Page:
• Code

Just like images, the code on your website also contributes to the latency. The CSS, JavaScript, and other third party libraries used on your website are also assets that carry weight and might be blocking the rendering of the webpage in the browser.


Just as the weight carried by the frontend is a factor, the architecture of the backend also plays an important role in latency. If a request results in tons of complex long-running DB queries then it will slow down the response time.

  • Status Code 3xx

Unnecessary redirects just add to the latency of your website.

If you visit a webpage, and if a redirect has been applied to that URL, it will take an extra round trip to get the content from the server. Multiple 3xx adds to further delays.


Every problem has a solution, we just have to be willing enough to apply it. Even a slow website can be fixed with just a little mindfulness and the slightest effort.

  • CDN

It’s astonishing what employing a CDN can do for your website!

A Content Delivery Network, or CDN, is a geographically distributed network of storage servers. These servers work collectively to help cut latency by enabling faster delivery of website content, and this is done by cutting down the physical distance between the servers storing the assets and the devices requesting them.

So, while a CDN is reducing the distance between the two, it also helps in reducing the response time of the website assets!

image result for CDN and image processing nodes CDN and image processing nodes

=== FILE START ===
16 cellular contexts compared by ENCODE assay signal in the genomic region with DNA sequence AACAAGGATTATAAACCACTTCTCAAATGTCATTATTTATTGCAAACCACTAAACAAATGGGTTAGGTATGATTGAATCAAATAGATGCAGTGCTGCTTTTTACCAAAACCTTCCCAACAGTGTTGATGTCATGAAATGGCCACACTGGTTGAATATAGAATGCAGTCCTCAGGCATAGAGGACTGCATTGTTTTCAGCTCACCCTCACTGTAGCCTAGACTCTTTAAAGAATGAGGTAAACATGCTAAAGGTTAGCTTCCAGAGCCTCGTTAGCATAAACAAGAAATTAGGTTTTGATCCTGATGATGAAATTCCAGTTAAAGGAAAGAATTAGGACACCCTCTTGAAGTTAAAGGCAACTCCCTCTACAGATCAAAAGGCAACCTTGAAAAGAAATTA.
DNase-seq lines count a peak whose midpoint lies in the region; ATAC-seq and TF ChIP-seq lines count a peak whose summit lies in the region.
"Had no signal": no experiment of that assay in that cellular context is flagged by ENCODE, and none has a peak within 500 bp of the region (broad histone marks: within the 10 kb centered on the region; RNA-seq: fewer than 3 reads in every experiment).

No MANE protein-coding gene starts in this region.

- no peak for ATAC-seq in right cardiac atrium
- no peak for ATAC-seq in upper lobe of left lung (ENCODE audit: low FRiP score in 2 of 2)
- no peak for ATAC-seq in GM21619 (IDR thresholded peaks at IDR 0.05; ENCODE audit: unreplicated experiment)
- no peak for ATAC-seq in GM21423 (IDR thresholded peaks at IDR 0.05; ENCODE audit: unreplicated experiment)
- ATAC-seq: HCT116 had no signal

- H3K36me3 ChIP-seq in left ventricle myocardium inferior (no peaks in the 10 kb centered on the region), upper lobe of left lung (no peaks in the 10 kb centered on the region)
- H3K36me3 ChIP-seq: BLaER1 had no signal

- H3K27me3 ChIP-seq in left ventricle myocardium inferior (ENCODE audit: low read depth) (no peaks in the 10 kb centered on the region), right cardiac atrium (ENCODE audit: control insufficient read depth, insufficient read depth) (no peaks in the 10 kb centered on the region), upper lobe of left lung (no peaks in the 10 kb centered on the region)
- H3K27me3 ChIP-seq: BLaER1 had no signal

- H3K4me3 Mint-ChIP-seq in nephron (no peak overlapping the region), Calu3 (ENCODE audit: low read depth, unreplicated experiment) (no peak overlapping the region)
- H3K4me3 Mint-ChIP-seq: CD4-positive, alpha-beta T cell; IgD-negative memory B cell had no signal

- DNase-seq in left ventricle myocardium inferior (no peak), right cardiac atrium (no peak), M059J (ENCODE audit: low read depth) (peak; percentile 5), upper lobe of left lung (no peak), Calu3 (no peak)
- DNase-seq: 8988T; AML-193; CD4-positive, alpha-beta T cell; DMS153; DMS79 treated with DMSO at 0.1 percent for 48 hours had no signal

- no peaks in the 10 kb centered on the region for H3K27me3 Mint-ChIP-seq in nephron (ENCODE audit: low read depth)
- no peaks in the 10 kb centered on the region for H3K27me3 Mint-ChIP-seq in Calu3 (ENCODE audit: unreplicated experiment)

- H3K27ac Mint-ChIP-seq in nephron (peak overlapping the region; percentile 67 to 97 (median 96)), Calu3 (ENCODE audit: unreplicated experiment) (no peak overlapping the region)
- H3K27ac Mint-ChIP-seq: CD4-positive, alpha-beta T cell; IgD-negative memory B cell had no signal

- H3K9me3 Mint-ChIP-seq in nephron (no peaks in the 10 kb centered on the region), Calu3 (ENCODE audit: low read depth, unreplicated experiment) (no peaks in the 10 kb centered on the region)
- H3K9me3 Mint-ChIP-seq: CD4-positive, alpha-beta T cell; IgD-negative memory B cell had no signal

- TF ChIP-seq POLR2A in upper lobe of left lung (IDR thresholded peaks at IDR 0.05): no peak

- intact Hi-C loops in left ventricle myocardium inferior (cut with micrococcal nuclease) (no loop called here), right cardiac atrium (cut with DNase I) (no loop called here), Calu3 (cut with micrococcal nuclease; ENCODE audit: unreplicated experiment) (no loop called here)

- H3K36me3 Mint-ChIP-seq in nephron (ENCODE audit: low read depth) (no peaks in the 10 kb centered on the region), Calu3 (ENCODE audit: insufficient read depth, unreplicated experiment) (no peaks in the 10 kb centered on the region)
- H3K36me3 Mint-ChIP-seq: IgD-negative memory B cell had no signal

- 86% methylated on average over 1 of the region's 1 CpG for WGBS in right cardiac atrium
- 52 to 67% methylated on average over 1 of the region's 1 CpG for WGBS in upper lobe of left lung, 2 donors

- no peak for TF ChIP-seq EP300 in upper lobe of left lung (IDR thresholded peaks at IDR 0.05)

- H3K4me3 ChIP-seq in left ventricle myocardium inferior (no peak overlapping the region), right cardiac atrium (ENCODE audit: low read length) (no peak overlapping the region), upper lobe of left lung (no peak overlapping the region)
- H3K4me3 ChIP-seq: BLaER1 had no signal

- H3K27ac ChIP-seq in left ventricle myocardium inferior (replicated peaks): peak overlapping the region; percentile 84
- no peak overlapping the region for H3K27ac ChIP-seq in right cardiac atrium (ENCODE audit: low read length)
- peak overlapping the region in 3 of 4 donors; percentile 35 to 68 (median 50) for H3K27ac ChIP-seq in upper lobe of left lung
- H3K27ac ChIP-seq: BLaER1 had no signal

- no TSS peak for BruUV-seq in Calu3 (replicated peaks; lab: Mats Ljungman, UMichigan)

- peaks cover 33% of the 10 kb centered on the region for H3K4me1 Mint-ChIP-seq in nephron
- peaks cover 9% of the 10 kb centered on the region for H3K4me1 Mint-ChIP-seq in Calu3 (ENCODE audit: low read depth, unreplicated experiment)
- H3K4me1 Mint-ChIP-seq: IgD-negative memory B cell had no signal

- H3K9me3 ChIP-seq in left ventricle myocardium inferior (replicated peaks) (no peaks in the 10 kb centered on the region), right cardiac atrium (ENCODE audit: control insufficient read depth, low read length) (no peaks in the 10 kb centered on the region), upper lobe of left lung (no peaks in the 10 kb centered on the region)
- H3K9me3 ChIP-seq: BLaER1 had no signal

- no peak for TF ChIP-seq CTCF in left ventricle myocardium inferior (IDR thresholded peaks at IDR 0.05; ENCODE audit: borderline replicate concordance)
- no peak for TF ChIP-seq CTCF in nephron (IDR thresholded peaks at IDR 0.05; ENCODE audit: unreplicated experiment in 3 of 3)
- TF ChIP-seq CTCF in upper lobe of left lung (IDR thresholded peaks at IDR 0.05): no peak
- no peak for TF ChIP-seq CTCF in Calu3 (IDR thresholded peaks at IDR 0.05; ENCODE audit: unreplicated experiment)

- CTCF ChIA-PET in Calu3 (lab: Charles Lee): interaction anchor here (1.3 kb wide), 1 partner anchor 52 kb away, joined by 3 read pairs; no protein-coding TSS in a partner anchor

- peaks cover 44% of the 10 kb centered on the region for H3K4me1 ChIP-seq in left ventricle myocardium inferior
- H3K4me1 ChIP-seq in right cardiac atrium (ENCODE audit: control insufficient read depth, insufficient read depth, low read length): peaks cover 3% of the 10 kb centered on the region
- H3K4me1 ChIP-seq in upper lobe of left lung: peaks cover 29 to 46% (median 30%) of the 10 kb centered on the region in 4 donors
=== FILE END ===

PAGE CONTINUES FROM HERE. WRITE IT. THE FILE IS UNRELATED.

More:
Apart from the distance and time that a CDN helps reduce, it also moderates the traffic reaching your servers. With more traffic using the CDN to request and retrieve the website content, the load on your servers is also reduced.

  • Image Optimization

What is the one thing that does a better job of speaking to your audience than the words you use on your website? The images that visualize those words for them!

Images do a lot for a website. They not only add a visual to the product or service on offer, they evoke emotion, they communicate, and they improve user experience by adding aesthetic value to an otherwise dull website.
But they also negatively affect the user experience.

Amongst the many things that images add to your website, they also add weight.

Heavy image files consume more bandwidth and take longer to load, and all these factors slow down your website.

Optimizing your images can help solve this problem.

Large images can be compressed to reduce their file sizes and help load them faster while consuming less bandwidth.

Tools like with features like auto format conversion and image compression, can help optimize your images for improved page load time and better user experience.